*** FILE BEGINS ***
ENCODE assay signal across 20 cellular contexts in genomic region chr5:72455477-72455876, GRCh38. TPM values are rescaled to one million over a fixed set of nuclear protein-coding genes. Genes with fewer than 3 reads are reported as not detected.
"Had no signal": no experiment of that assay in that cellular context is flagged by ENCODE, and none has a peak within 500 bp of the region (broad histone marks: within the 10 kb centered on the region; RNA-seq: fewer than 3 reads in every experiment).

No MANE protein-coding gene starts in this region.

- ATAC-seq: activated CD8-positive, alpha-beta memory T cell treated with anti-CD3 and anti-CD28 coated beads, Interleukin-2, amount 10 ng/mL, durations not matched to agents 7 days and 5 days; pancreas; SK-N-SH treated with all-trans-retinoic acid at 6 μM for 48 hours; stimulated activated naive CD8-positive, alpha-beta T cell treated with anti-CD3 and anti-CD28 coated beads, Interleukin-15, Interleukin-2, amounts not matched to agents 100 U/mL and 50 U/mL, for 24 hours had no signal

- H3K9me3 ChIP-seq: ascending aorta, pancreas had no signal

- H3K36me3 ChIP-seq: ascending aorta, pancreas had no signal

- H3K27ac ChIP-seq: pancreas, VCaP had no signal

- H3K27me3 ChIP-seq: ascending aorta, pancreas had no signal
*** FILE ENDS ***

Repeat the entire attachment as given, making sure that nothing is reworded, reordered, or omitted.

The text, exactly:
ENCODE assay signal across 20 cellular contexts in genomic region chr5:72455477-72455876, GRCh38. TPM values are rescaled to one million over a fixed set of nuclear protein-coding genes. Genes with fewer than 3 reads are reported as not detected.
"Had no signal": no experiment of that assay in that cellular context is flagged by ENCODE, and none has a peak within 500 bp of the region (broad histone marks: within the 10 kb centered on the region; RNA-seq: fewer than 3 reads in every experiment).

No MANE protein-coding gene starts in this region.

- ATAC-seq: activated CD8-positive, alpha-beta memory T cell treated with anti-CD3 and anti-CD28 coated beads, Interleukin-2, amount 10 ng/mL, durations not matched to agents 7 days and 5 days; pancreas; SK-N-SH treated with all-trans-retinoic acid at 6 μM for 48 hours; stimulated activated naive CD8-positive, alpha-beta T cell treated with anti-CD3 and anti-CD28 coated beads, Interleukin-15, Interleukin-2, amounts not matched to agents 100 U/mL and 50 U/mL, for 24 hours had no signal

- H3K9me3 ChIP-seq: ascending aorta, pancreas had no signal

- H3K36me3 ChIP-seq: ascending aorta, pancreas had no signal

- H3K27ac ChIP-seq: pancreas, VCaP had no signal

- H3K27me3 ChIP-seq: ascending aorta, pancreas had no signal